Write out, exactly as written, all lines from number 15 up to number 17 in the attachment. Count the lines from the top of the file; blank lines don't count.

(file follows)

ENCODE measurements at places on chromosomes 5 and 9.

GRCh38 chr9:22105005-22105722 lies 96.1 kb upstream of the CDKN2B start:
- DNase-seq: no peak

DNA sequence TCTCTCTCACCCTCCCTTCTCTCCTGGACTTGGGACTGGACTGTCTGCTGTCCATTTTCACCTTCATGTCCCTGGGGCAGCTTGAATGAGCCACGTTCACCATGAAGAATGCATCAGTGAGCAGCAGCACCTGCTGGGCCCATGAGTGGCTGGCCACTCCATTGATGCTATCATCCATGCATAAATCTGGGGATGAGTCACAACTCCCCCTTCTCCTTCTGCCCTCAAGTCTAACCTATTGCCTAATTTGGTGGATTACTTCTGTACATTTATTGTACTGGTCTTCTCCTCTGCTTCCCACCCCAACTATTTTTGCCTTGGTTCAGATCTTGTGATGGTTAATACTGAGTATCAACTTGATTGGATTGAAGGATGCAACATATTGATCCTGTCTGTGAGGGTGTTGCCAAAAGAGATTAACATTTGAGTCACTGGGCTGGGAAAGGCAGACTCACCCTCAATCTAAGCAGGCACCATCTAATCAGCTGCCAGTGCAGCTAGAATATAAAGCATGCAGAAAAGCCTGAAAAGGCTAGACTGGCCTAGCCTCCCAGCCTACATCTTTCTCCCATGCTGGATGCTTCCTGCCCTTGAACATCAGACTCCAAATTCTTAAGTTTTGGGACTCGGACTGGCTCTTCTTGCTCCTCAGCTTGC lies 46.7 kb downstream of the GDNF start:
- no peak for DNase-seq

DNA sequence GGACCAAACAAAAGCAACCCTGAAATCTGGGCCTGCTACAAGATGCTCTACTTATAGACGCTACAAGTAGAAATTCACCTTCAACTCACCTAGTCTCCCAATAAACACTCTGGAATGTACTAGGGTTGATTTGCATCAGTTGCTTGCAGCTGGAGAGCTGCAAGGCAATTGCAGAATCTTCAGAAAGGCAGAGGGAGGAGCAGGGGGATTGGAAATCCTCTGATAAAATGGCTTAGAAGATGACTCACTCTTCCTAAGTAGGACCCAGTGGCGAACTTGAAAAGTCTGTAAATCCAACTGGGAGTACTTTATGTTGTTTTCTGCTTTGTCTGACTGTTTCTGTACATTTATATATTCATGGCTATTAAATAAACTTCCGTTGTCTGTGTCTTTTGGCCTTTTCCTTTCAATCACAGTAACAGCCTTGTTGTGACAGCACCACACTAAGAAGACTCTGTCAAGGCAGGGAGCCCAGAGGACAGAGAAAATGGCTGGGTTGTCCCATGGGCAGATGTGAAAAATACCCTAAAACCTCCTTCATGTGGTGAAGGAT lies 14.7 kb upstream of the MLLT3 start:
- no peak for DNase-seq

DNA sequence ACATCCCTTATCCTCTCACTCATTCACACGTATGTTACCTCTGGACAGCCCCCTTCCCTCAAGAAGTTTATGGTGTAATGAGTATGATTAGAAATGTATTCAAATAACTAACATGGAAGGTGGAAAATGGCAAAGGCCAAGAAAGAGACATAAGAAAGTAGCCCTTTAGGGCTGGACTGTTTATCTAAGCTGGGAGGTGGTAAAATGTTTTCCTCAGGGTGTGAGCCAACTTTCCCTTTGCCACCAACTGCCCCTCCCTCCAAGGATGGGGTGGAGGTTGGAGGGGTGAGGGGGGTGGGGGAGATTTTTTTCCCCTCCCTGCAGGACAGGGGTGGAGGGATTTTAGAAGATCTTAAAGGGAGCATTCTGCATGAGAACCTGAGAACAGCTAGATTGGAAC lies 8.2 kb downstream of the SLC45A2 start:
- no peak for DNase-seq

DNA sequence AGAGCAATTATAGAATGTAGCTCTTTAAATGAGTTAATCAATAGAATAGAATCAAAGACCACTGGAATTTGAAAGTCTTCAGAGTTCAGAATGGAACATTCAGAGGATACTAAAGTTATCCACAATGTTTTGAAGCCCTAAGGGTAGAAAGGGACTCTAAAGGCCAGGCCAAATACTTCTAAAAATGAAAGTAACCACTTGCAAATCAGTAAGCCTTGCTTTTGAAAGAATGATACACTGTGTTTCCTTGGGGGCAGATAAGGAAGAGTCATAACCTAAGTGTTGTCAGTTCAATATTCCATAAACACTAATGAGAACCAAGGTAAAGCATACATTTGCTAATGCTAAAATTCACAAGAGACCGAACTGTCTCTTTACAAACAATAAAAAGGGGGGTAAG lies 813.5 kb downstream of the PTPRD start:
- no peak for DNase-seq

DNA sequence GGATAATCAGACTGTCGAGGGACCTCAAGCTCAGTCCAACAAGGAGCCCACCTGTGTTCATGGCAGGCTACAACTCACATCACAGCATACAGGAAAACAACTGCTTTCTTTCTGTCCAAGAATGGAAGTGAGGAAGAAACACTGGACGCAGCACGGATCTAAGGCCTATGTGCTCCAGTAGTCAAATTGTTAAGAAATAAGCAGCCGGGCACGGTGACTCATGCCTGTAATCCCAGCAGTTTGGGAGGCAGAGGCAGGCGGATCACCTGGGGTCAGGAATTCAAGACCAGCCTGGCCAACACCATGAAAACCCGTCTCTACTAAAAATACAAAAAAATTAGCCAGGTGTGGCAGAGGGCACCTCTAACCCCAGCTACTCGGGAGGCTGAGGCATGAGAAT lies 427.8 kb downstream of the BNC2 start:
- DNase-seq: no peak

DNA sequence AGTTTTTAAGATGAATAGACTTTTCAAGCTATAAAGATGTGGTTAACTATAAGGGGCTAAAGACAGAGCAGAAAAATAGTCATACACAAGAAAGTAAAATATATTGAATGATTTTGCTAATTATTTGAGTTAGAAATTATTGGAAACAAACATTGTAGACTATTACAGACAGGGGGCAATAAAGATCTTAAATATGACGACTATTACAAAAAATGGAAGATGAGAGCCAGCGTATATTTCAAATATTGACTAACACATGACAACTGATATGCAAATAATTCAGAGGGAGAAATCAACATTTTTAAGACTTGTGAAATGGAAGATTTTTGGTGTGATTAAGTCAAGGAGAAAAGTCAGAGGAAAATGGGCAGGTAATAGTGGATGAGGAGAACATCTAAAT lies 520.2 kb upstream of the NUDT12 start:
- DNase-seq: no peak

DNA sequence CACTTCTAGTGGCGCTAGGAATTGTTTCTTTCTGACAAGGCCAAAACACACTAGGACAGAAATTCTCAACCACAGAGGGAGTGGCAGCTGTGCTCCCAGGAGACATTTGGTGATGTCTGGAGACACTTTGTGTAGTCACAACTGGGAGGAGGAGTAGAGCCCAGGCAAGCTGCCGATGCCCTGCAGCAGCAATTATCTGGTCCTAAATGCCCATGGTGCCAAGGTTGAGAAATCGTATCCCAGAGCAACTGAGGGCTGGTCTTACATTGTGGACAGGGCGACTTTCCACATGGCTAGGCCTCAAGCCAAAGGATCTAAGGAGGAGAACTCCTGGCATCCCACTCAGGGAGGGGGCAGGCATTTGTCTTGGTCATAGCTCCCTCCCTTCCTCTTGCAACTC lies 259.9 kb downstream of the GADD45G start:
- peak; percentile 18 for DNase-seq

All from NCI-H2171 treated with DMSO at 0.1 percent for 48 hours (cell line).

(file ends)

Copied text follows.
- DNase-seq: no peak

DNA sequence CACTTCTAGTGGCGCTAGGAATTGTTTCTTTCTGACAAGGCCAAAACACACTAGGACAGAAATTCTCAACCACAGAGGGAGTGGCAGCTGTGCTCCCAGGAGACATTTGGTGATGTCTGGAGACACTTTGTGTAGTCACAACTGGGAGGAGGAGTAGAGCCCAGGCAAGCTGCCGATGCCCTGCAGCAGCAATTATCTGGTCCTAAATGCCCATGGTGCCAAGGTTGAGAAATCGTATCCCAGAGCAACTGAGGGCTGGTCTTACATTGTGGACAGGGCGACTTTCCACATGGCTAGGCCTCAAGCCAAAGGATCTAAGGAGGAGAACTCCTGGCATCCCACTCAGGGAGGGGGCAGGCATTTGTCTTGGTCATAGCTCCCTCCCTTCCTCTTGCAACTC lies 259.9 kb downstream of the GADD45G start:
- peak; percentile 18 for DNase-seq